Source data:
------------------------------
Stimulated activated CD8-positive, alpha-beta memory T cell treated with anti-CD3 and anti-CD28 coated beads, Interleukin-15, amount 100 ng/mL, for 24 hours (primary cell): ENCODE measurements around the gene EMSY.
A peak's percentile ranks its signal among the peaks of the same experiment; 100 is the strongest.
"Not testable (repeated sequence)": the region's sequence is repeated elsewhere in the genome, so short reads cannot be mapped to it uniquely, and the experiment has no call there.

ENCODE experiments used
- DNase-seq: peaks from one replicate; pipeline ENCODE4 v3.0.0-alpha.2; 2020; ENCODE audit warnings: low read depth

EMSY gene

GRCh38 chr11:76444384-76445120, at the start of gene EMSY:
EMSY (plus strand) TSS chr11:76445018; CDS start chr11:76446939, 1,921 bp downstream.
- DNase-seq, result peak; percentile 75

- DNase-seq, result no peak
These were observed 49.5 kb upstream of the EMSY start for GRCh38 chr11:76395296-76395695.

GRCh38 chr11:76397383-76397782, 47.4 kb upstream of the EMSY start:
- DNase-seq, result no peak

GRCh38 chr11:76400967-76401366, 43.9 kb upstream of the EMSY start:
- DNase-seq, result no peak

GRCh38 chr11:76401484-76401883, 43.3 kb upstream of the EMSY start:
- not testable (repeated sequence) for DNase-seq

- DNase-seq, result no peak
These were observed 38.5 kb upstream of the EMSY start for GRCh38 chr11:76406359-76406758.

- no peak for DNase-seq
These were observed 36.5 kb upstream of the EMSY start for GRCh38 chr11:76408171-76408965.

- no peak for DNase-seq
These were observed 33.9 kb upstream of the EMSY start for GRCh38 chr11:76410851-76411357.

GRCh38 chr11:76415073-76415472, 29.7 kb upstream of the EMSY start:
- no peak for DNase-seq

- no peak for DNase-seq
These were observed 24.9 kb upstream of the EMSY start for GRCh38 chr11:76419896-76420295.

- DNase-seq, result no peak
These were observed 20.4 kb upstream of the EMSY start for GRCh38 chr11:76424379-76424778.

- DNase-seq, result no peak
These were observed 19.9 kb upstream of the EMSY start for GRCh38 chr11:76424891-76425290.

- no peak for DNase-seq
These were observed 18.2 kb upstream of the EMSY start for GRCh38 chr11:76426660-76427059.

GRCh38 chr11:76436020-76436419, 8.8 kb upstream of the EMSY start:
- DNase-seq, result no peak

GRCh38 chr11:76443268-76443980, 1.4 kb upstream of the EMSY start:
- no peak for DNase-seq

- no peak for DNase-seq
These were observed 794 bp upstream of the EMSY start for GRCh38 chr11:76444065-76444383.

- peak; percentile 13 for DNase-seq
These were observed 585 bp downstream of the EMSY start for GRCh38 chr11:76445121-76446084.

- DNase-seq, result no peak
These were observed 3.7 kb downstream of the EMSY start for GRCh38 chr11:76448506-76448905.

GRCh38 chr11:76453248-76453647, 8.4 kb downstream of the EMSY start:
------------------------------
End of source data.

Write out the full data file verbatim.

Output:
Stimulated activated CD8-positive, alpha-beta memory T cell treated with anti-CD3 and anti-CD28 coated beads, Interleukin-15, amount 100 ng/mL, for 24 hours (primary cell): ENCODE measurements around the gene EMSY.
A peak's percentile ranks its signal among the peaks of the same experiment; 100 is the strongest.
"Not testable (repeated sequence)": the region's sequence is repeated elsewhere in the genome, so short reads cannot be mapped to it uniquely, and the experiment has no call there.

ENCODE experiments used
- DNase-seq: peaks from one replicate; pipeline ENCODE4 v3.0.0-alpha.2; 2020; ENCODE audit warnings: low read depth

EMSY gene

GRCh38 chr11:76444384-76445120, at the start of gene EMSY:
EMSY (plus strand) TSS chr11:76445018; CDS start chr11:76446939, 1,921 bp downstream.
- DNase-seq, result peak; percentile 75

- DNase-seq, result no peak
These were observed 49.5 kb upstream of the EMSY start for GRCh38 chr11:76395296-76395695.

GRCh38 chr11:76397383-76397782, 47.4 kb upstream of the EMSY start:
- DNase-seq, result no peak

GRCh38 chr11:76400967-76401366, 43.9 kb upstream of the EMSY start:
- DNase-seq, result no peak

GRCh38 chr11:76401484-76401883, 43.3 kb upstream of the EMSY start:
- not testable (repeated sequence) for DNase-seq

- DNase-seq, result no peak
These were observed 38.5 kb upstream of the EMSY start for GRCh38 chr11:76406359-76406758.

- no peak for DNase-seq
These were observed 36.5 kb upstream of the EMSY start for GRCh38 chr11:76408171-76408965.

- no peak for DNase-seq
These were observed 33.9 kb upstream of the EMSY start for GRCh38 chr11:76410851-76411357.

GRCh38 chr11:76415073-76415472, 29.7 kb upstream of the EMSY start:
- no peak for DNase-seq

- no peak for DNase-seq
These were observed 24.9 kb upstream of the EMSY start for GRCh38 chr11:76419896-76420295.

- DNase-seq, result no peak
These were observed 20.4 kb upstream of the EMSY start for GRCh38 chr11:76424379-76424778.

- DNase-seq, result no peak
These were observed 19.9 kb upstream of the EMSY start for GRCh38 chr11:76424891-76425290.

- no peak for DNase-seq
These were observed 18.2 kb upstream of the EMSY start for GRCh38 chr11:76426660-76427059.

GRCh38 chr11:76436020-76436419, 8.8 kb upstream of the EMSY start:
- DNase-seq, result no peak

GRCh38 chr11:76443268-76443980, 1.4 kb upstream of the EMSY start:
- no peak for DNase-seq

- no peak for DNase-seq
These were observed 794 bp upstream of the EMSY start for GRCh38 chr11:76444065-76444383.

- peak; percentile 13 for DNase-seq
These were observed 585 bp downstream of the EMSY start for GRCh38 chr11:76445121-76446084.

- DNase-seq, result no peak
These were observed 3.7 kb downstream of the EMSY start for GRCh38 chr11:76448506-76448905.

GRCh38 chr11:76453248-76453647, 8.4 kb downstream of the EMSY start: